The end of a storyBMJ 1995; 310 doi: http://dx.doi.org/10.1136/bmj.310.6991.1416 (Published 27 May 1995) Cite this as: BMJ 1995;310:1416
- Muntzer Mughal
Nothing is here for tears, nothing to Wail or knock the breast; no weakness, No contempt, dispraise or blame; Nothing but well and fair.…
Six years ago I wrote a personal view article about my wife, Indrani. She died two days ago and I can now complete her story. We were married for 19 years and have a 16 year old daughter. Indrani had suffered from rheumatoid arthritis from the age of 6. We had hoped that her diseasewould eventually burn out, but instead it became more aggressive. Over the years she had had both hips and knees replaced and spent a lot of time in hospital. In the last four years her erythrocyte sedimentation rate was consistently over 100 mm in the first hour and her haemoglobin rarely exceeded 90 g/l. She suffered frequent flare ups of widespread inflammation that would lay her low for days on end. But she kept bouncing back, remaining ambulant with crutches, and recently even took up studying Spanish and flower arranging. That was until 10 weeks ago.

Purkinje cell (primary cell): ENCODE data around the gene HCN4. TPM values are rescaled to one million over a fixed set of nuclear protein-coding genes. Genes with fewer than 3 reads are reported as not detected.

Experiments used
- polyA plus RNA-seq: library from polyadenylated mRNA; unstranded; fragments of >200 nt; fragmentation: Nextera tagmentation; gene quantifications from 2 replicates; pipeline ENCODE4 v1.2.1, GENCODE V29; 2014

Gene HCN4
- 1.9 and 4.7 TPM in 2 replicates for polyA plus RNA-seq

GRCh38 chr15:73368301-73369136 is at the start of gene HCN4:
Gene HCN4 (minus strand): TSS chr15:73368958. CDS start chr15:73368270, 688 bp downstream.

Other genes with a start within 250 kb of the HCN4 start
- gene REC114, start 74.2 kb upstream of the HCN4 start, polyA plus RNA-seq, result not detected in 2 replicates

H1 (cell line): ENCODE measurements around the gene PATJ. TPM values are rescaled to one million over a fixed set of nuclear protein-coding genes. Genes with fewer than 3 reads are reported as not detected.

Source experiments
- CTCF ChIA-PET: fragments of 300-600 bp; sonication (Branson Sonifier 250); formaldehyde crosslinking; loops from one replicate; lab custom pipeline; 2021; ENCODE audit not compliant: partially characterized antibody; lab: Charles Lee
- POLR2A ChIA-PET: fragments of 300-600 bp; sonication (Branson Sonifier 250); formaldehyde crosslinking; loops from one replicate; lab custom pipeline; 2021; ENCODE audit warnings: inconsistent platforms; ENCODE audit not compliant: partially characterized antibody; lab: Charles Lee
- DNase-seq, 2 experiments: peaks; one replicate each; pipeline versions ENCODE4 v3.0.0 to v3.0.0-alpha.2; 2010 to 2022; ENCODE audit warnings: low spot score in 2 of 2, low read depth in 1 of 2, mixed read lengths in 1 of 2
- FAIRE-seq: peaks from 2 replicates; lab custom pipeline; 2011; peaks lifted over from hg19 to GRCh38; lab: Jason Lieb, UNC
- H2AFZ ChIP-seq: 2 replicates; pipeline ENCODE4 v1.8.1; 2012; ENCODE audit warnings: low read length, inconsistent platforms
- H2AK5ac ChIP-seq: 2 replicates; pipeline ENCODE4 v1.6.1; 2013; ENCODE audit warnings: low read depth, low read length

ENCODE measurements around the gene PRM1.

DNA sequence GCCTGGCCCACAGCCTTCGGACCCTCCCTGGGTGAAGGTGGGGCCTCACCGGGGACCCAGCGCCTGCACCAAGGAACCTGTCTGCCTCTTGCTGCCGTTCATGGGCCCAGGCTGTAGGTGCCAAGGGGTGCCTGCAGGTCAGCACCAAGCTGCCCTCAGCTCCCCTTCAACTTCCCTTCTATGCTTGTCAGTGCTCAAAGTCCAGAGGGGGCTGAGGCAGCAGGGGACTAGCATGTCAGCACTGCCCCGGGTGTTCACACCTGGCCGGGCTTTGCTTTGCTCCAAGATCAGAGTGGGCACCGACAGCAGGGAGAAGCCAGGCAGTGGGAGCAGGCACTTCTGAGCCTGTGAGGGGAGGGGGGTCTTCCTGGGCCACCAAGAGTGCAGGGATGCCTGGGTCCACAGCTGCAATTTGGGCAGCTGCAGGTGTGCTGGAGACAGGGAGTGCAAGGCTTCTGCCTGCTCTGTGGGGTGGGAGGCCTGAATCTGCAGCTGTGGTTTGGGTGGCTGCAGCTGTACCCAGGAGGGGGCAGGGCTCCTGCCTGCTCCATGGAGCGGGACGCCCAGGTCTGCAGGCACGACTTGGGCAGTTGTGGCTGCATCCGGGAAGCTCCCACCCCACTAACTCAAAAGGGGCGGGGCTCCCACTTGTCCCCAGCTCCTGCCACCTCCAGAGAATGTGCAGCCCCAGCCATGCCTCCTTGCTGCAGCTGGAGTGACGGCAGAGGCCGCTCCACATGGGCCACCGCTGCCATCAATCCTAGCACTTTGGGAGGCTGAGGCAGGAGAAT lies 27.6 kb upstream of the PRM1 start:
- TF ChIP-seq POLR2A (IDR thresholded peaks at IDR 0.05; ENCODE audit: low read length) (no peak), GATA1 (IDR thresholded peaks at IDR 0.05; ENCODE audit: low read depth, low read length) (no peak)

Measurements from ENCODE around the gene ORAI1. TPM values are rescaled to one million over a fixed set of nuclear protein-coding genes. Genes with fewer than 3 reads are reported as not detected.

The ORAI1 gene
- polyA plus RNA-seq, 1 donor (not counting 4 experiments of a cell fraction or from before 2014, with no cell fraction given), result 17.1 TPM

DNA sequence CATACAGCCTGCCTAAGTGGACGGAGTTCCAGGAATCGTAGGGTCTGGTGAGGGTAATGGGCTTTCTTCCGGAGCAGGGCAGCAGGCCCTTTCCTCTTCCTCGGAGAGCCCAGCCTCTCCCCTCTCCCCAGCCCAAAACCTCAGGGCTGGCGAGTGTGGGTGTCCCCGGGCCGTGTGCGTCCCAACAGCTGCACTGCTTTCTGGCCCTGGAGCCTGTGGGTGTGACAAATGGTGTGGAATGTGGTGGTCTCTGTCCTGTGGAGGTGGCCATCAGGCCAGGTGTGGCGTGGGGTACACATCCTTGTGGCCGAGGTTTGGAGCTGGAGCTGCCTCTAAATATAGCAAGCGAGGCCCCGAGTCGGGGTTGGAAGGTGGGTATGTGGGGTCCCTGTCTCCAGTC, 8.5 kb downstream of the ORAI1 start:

She then started with crops of vasculitic rashes. One morning she woke complaining of breathlessness, a new symptom for her. Her legs were oedematous and I could hear crepitations on both sides of the chest. A chest radiograph confirmed cardiomegaly and pulmonary oedema. Although the heart failure improved with diuretics, the oedema got progressively worse. Further investigations showed raised urea and creatinine concentrations, low albumin, and heavy proteinuria. The spectre of amyloid was raised. Before this could be investigated any further, she suddenly developed pleuritic chest pain one night, and on examining her I noted a pleural rub and dullness at the …
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